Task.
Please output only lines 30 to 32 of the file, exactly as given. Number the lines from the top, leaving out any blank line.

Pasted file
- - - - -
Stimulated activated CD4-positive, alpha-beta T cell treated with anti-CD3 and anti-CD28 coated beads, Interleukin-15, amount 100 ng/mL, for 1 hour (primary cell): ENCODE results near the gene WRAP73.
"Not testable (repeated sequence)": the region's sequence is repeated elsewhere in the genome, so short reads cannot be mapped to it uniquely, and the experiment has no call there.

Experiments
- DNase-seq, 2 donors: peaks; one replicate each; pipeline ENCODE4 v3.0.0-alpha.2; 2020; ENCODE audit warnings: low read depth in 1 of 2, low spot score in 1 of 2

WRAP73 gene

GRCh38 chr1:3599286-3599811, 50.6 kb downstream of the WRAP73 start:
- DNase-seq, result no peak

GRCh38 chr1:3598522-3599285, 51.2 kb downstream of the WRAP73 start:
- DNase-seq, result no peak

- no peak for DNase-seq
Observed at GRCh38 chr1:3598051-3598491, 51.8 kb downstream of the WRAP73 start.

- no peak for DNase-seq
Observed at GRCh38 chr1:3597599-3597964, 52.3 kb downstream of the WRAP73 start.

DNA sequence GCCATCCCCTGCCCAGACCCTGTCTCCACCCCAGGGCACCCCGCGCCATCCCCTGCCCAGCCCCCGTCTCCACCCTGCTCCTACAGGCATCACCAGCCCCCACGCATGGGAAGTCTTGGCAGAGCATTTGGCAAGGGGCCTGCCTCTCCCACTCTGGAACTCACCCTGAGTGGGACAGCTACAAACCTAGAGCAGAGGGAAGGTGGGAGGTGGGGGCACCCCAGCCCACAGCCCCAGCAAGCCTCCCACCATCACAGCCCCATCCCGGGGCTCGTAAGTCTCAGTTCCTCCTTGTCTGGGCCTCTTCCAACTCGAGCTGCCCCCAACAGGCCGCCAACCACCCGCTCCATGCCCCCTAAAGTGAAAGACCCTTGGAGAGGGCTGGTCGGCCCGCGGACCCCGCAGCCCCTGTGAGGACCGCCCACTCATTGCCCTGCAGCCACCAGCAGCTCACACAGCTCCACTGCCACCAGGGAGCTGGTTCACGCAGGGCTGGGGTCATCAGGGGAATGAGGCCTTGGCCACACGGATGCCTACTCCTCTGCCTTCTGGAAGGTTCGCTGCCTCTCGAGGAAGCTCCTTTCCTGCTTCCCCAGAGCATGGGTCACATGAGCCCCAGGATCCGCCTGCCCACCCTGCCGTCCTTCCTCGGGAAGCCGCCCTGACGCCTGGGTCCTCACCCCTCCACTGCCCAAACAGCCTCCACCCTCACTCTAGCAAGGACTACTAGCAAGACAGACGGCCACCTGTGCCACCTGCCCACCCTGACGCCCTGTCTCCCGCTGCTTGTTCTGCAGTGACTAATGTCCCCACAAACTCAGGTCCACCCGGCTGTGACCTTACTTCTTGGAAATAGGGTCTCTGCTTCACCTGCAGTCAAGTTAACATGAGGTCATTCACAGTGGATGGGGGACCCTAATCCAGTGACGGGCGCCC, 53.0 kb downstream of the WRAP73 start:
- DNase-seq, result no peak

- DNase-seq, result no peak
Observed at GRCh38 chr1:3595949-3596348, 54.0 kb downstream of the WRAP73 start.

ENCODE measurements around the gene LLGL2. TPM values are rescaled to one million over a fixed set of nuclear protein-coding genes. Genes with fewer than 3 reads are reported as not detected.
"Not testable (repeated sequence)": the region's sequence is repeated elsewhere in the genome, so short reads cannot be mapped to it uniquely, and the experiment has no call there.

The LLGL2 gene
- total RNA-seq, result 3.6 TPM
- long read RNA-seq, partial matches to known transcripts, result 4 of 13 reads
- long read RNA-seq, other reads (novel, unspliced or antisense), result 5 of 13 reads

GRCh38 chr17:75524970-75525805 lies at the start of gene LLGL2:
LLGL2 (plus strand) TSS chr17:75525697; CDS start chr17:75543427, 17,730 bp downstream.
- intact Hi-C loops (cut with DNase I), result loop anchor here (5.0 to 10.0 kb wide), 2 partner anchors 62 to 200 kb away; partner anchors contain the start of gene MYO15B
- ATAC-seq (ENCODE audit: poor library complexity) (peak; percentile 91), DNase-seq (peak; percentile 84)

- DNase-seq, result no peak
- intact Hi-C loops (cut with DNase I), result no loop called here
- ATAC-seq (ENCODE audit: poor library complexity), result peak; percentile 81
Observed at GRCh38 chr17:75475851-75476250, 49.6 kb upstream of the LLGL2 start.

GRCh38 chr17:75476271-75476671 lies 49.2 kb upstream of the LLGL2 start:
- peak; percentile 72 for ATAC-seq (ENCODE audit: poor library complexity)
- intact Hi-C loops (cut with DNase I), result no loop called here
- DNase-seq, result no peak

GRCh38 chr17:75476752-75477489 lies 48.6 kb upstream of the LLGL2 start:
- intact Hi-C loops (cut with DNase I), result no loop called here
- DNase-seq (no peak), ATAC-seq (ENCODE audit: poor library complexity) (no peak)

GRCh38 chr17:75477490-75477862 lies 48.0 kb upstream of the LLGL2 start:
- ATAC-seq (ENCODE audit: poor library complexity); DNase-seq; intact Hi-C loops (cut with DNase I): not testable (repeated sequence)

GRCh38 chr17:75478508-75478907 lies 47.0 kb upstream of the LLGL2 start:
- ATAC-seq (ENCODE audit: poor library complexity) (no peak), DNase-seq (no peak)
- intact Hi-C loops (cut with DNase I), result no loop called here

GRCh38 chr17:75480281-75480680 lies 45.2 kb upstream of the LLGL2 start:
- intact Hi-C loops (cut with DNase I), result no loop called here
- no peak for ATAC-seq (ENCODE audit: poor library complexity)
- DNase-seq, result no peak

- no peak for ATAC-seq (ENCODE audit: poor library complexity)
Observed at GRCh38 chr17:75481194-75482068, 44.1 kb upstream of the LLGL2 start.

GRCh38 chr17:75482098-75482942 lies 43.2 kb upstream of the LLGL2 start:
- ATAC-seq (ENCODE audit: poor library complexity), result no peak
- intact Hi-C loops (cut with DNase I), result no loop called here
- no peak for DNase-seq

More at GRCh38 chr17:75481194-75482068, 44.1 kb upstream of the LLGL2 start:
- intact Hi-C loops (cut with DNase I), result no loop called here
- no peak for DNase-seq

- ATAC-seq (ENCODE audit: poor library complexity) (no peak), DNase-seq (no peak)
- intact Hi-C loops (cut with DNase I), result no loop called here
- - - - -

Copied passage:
- ATAC-seq (ENCODE audit: poor library complexity), result peak; percentile 81
Observed at GRCh38 chr17:75475851-75476250, 49.6 kb upstream of the LLGL2 start.

GRCh38 chr17:75476271-75476671 lies 49.2 kb upstream of the LLGL2 start: